May 9, 2010

Queen of Sheba - Ethiopian restaurant

Queen of Sheba Ethiopean Restaurant
We love living in NYC because we get to visit so many different restaurants of various cultures.  Ethiopian food is one of our favorites and our go-to place is Queen of Sheba, a modest-sized restaurant in Hell's Kitchen.  Ethiopian food isn't the prettiest of foods, but eating it is a fun experience - we eat with our hands, taste different spicy flavors, and actually feel fairly full after the meal (we ordered enough for 4 people!)
Algerian wine
We always order a bottle of Algerian wine ($22) mainly because we have rarely seen a bottle from Algeria in a wine store.  This bottle is also a good price point, goes well with the food, and is an easy-to-drink fruity red wine. 
Azifa
Azifa ($5):  This appetizer is made with green lentils, onions, chili peppers, and mustard vinaigrette.  The azifa was tangy, a little grainy, and had a nice heartiness to it from the lentils.  It is eaten using injera, the large, flat sourdough bread similar to a crepe.
sambousa
Sambousa ($3.50):  These triangles of spicy meat-stuffed phyllo dough are similar to Indian samosas.  They are also found in Turkish and Somali cuisine.  We liked the piping hot mixure and crispy shell.
Ethiopean bread
Folded injera that came with our main dish.  Injera has a spongy texture and a tangy taste.  To eat with it, you're supposed to tear a piece (about the size of your palm) and scoop the food on the side with the holes.  In Ethiopia, feeding others with large pieces of injera is a sign of friendship and respect (this practice is called Gursha).  We have trouble feeding ourselves without making a mess, so suffice it to say, my hubby and I did not try Gursha.
Queen of Sheba platter
Taste of Sheba sampler ($16.95) with Doro Wot ($13.45):  These lumps of food (i.e. Wot) definitely taste better than they look!  Wot is a thick stew made with onions, various chili peppers and spices, and meat or vegetables.  It is also eaten with the injera.  On the communal plate, we have various wots:
Doro Wot (center):  a spicy wot of slow-cooked chicken legs and a boiled egg.
Sampler (all around the circumference of the plate):
Tibs Wot:  Tibs are cubes of lean beef that are sauteed first before cooking in the wot.
Menchet Abish Wot:  Ground lean beef grounded that is cooked in a mild green pepper sauce, red wine, and jalapeno peppers, then seasoned with ginger and garlic.
Menchet Abish Alecha:  The alecha is milder than the wot, but the preparation is the same.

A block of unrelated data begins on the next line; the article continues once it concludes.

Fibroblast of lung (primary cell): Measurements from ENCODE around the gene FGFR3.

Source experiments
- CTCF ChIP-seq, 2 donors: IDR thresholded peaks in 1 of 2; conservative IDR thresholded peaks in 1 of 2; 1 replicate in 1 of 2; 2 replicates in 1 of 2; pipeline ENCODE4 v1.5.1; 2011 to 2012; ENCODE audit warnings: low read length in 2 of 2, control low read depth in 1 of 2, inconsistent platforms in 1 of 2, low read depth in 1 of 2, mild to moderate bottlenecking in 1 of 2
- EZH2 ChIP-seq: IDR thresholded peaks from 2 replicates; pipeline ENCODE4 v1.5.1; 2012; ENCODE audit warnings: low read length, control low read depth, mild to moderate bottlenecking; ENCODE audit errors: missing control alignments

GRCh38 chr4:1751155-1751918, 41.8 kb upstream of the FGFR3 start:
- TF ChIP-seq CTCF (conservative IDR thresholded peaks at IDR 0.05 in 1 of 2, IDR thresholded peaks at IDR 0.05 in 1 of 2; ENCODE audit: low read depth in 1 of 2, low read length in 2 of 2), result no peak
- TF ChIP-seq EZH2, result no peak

Gomen Besega:  This uses the milder alecha seasoning and contains marbled beef and collard greens.
Bozena Shiro:  This lean marinated beef is cooked in a chick pea gravy.
Yebeg Wot: Spicy lamb stew.
Yebeg Alecha: A milder version of the Yebeg Wot.

This restaurant is also a nice place to take vegetarian friends as there are plenty of vegetarian wots as well as a vegetarian sampler.

Queen of Sheba is located at 650 10th Ave (btwn 45th and 46th Sts.)

3 comments:

  1. We have now two Ethiopian restaurants in Edmonton. I studied this country with my students many years ago, too. I have eaten at both of our local restaurants and both times enjoyed the novelty and the learning experience. Neither time did I enjoy the flavours or the textures of the food. The restaurant owners are lovely and informative and a wealth of information. The injera flatbread is very sponge-like and flavourless... at least the ones I have had. The stews were made with very strong flavoured meats and the meats were tough. The sauces grainy and rough. I felt awkward as I appreciate the offering and the culture. But the food was very off putting to me. I loved the communal eating. I would definitely try another Ethiopian restaurant... but after two, maybe I just don't like the primary flavours of this culture. I am not sure. I do want to try again another place, and even better - a home cooked Ethiopian meal.
    :)
    Valerie

    ReplyDelete
  2. @Valerie - A home cooked Ethiopian meal would definitely be a great experience! I wonder if you would have liked the vegetarian offerings in the Alecha preparation as the flavor is milder and the greens easier to eat.

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